* Base rate kept at 2.50 pct (Reuters poll: 2.50 pct)
* Governor Lee makes policy debut with hawkish remarks
* Lee’s remarks back market’s view for rate hike in late 2014 (Recasts with news conference, new analyst comment, markets)
By Christine Kim and Choonsik Yoo
SEOUL, April 10 (Reuters) - South Korea’s new central bank chief had a strong policy debut on Thursday, sending plain signals supporting the market’s view of an interest rate hike coming late this year - and delivering on a promise to communicate more clearly than his predecessor.
The Bank of Korea’s monetary policy committee kept the policy rate unchanged at 2.5 percent for an 11th consecutive month in a unanimous vote, matching the findings of the Reuters poll.
The new governor, career central bank technocrat Lee Ju-yeol, 61, kept his remarks short and clear at his post-meeting news conference and made plain the content and pace of economic growth would drive policy.
“Should the economy keep improving and South Korea’s output gap narrow on top of inflation rising on demand-led pressures, then we will be able to discuss moving interest rates pre-emptively,” Lee told his maiden policy news conference.
This was a clear definition of the conditions for a policy change, something hard to expect hearing from his predecessor, Kim Choong-soo, who was criticised for causing confusion among investors regarding central bank policy direction.
“His remarks today can be summed up as meaning the output gap will be a driving factor in rate policy and that the central bank can consider tightening policy even before the headline inflation quickens rapidly,” said Young Sun Kwon, economist at Nomura in Hong who had worked at the Bank of Korea.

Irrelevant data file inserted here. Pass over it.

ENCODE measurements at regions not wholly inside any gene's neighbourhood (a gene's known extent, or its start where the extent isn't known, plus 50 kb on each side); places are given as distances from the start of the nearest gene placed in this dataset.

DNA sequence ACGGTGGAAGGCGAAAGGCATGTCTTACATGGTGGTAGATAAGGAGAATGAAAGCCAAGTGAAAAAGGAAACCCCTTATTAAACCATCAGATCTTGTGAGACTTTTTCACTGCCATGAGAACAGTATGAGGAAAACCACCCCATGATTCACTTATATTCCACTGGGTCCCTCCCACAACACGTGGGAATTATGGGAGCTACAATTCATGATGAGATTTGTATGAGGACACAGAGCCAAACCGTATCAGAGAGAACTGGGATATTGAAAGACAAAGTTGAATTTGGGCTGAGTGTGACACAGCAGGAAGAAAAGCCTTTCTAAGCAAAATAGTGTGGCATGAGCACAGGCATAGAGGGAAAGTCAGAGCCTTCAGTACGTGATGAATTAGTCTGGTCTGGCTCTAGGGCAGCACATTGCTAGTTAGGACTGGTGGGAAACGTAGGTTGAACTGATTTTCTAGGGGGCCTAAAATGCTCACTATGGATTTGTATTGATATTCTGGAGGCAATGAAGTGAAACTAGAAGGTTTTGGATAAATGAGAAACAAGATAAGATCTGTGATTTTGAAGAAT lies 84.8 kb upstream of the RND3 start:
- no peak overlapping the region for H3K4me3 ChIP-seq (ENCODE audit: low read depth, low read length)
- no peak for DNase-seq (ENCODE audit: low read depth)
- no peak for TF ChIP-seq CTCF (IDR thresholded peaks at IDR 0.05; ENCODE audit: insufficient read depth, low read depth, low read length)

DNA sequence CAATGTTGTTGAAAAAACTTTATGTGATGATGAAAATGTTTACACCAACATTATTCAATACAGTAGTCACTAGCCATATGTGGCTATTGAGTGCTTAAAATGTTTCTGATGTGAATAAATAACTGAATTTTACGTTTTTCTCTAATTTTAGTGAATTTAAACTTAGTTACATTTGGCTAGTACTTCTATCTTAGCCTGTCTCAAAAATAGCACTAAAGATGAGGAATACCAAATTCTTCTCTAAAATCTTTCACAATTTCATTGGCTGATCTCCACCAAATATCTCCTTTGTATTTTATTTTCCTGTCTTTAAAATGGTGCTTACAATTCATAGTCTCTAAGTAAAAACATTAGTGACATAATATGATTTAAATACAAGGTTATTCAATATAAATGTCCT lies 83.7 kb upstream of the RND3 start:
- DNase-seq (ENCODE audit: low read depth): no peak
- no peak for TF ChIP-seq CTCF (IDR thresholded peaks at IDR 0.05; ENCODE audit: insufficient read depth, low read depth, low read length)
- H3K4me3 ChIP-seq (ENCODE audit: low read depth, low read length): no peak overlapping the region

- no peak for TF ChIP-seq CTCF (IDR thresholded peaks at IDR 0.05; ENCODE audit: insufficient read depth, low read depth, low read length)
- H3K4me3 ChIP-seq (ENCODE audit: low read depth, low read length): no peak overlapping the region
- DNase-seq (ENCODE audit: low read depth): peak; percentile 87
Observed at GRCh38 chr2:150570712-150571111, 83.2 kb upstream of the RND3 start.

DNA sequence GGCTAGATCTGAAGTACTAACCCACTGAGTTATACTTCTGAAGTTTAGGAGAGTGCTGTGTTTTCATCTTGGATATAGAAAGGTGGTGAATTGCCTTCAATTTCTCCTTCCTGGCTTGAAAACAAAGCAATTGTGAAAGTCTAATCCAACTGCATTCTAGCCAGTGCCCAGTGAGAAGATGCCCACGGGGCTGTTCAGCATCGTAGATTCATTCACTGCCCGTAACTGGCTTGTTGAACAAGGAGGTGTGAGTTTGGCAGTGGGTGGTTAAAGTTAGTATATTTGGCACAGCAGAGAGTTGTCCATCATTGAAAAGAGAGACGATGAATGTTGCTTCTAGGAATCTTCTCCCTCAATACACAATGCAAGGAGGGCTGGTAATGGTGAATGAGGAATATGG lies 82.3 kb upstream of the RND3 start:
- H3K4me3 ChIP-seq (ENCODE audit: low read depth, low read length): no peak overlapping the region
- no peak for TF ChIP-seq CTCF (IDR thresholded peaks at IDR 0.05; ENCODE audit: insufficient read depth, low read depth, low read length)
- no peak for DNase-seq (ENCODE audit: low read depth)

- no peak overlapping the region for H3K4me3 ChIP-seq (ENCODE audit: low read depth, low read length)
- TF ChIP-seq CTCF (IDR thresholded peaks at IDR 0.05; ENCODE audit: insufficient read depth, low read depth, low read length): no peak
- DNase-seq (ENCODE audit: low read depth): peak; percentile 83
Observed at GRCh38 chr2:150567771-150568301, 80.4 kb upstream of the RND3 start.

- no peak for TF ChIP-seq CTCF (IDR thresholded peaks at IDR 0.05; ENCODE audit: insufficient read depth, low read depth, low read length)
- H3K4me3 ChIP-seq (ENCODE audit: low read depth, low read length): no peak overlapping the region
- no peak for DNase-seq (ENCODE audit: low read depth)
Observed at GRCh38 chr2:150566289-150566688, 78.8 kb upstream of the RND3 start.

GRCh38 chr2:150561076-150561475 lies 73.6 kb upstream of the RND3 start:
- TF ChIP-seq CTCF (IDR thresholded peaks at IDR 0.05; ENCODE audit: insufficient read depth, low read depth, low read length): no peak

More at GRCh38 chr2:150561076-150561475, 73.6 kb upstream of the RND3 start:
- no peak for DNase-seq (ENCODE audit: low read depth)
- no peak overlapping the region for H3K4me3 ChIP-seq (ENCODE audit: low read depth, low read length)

Lee’s views on economic indicators were also bullish, including one note that the downgrade in this year’s inflation rate was due to poor economic performance in the first quarter, and that inflation would still rise gradually.
The Bank of Korea raised this year’s economic growth forecast to 4 percent from the previous 3.8 percent while cutting the inflation projection to 2.1 percent from 2.3 percent. Lee said the higher growth forecast was due to a new calculation method introduced recently.
Despite Lee’s generally hawkish comments, former central bank officials and past practices indicate the Bank of Korea will eventually take the lead on its policy changes from the government under the country’s strong presidential system.
President Park Geun-hye, in office for just more than a year, has not set any ambitious growth goal while but emphasised the need for stable inflation and a rebalancing of Asia’s fourth-largest economy towards domestic service industries.
Park’s selection of Lee in March as the head of the central bank, which is mandated to maintain stable inflation and a sound financial system, had already been perceived by many as suggesting the monetary policy would be more hawkish than before.
At Thursday’s news conference Lee said China’s economic slowdown - by far the largest downside economic risk globally - was not to a worry at present, saying he believes Beijing has capability to deal with any severe downturn.
Data out last week showed improvements in advanced economies had boosted exports by an annual 5.2 percent in March, up from a 0.7 percent gain for the January-February period, which is often combined to mitigate distortions from Lunar New Year holidays.
Sales at South Korea’s top department and discount stores also improved in March over February, indicating South Korea’s recovery seems to be on track.
Housing prices maintained their rising trend in March, gaining for a seventh month in a row and at the fastest pace in 28 months. ID:nS6N0IM02P]
Inflation remains under the bottom line of the central bank’s 2.5 to 3.5 percent target band, although core inflation rose to 2.1 percent in March, hinting headline inflation may soon follow suit.
Editing by Eric Meijer